Teeter’s musical legacy

Published 10:27 am Thursday, November 18, 2021

Getting your Trinity Audio player ready...


Plenty of tears were shed last weekend, but the smiles, laughs, and “Teeter stories” overflowed as hundreds of area rock music fans gathered to celebrate the life of Michael Vernon Teeter, a popular area rock musician who died suddenly on October 15th at his Washington home. Organizers of the event have already put into motion a plan that will keep the memory of “Teeter” alive and, simultaneously, give new life to the hopes and dreams of area youngsters whose families don’t have the money to help them pursue a future in the music industry.

“By the time he was six years old, Teeter was playing a guitar. He was 57 when he died. It was his life’s dream, and he shared that dream with kids right up to his last gig. We want to make sure that there will be a way for that kind of support to continue,” said Connie Davenport, a longtime friend of the musician and owner of the Market Street Pub, where Teeter’s celebration of life was held.

Davenport and several of his closest friends have already contacted an attorney and a local music store so that a 501c3 non-profit group can be formed that will give grants to youth who meet the financial and talent criteria needed to be part of the program. “It’s going to be called ‘Michael’s Wish’ and is intended to provide instruments and music lessons for children in need. We plan on reaching area school band and music teachers every year to find needy kids whose talent deserves an investment,” she said.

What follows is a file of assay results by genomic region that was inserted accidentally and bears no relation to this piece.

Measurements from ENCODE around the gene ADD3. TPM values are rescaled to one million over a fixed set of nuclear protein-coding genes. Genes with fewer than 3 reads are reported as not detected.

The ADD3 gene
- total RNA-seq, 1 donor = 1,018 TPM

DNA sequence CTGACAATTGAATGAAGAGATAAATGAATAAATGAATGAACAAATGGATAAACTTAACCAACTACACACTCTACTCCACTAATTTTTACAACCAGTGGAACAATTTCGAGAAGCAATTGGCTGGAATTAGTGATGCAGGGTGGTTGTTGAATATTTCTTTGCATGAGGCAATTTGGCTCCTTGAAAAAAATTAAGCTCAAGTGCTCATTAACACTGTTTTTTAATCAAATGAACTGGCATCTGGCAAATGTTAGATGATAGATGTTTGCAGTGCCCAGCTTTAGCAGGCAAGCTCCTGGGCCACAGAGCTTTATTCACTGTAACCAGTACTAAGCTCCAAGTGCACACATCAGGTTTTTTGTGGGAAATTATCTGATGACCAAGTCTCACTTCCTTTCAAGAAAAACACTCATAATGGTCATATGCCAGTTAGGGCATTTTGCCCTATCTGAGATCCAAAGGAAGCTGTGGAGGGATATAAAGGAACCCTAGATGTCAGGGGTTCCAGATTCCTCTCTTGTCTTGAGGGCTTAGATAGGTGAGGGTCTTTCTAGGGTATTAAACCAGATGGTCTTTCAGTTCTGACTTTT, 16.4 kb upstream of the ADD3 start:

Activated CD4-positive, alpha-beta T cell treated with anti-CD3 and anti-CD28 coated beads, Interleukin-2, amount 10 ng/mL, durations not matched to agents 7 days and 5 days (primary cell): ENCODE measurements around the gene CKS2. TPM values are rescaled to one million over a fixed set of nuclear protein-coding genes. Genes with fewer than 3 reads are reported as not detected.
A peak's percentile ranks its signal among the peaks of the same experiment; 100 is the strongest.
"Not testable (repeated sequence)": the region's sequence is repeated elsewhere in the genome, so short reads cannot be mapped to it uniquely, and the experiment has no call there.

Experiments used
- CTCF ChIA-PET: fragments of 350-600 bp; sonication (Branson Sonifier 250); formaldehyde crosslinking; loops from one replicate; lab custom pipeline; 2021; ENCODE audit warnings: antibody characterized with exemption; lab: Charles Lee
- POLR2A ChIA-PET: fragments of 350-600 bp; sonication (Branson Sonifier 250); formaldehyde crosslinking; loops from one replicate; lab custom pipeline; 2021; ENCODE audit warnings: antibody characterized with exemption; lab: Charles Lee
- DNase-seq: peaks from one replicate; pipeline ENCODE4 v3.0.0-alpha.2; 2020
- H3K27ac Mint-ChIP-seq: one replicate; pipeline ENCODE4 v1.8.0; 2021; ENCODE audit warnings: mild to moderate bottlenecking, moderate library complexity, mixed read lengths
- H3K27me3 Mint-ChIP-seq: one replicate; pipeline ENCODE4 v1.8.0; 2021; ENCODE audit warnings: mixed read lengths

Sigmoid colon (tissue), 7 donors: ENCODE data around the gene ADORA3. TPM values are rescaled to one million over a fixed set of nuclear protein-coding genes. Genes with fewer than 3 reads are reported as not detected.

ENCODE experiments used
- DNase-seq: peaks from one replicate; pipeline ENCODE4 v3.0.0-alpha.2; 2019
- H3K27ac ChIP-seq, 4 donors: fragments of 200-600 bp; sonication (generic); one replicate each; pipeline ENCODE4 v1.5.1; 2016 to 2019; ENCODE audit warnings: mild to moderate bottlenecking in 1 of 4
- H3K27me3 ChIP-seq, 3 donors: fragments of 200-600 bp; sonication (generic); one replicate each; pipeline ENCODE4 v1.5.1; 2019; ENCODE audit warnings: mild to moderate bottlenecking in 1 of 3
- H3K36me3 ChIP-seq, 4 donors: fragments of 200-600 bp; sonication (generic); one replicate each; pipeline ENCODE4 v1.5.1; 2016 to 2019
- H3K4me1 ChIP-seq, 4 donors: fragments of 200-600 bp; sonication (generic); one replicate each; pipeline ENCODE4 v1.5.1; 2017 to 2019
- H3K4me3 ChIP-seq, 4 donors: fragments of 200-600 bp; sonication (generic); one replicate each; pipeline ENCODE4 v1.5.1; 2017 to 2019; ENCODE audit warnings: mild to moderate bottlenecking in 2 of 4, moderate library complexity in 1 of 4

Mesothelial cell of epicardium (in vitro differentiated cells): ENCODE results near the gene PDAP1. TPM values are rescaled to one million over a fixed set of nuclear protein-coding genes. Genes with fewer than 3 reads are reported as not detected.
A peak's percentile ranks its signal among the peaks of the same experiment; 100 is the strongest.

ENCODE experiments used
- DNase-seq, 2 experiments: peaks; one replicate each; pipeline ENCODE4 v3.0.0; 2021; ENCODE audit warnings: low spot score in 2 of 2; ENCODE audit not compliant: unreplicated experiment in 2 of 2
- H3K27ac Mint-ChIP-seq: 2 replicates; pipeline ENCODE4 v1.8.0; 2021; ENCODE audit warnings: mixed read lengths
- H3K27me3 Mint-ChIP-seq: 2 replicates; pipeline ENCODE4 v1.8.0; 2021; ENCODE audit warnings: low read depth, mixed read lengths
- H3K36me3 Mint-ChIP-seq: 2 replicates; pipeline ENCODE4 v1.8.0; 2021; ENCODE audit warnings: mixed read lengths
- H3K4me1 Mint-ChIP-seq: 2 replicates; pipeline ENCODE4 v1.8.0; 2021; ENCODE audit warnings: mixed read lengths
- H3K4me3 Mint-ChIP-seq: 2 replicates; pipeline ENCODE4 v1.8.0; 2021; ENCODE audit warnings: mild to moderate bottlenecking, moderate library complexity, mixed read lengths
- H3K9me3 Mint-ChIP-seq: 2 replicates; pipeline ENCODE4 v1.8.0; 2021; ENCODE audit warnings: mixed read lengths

No matter who was interviewed at that gathering, every response included a “Teeter story” and most featured his friendly nature and heart for kids. “He was a rare individual, wide open like sunshine. He just loved everybody. As long as he was playing music with someone, he was happy – especially if he was jamming with a kid,” said Jack Willard, who founded “Rock-d-Pamlico” in 2015, where Teeter was a regular at the events, which were held at the Turnage Theatre. “One of our members had a son on the autism scale, who would come to the jams. He came in with a brand new guitar one day, and Teeter tuned it for him. They were best buddies in about two seconds.”

“His whole thing was about reaching out to the up and coming,” said Washington resident C. Connely Blake, a high school friend of Teeter’s who ended up singing with his band. The celebration of life was her idea. “We want to keep his heart’s fondest goal going with this nonprofit. It will give life to the dreams of kids who deserve it… and keep Teeter alive in its own special way.”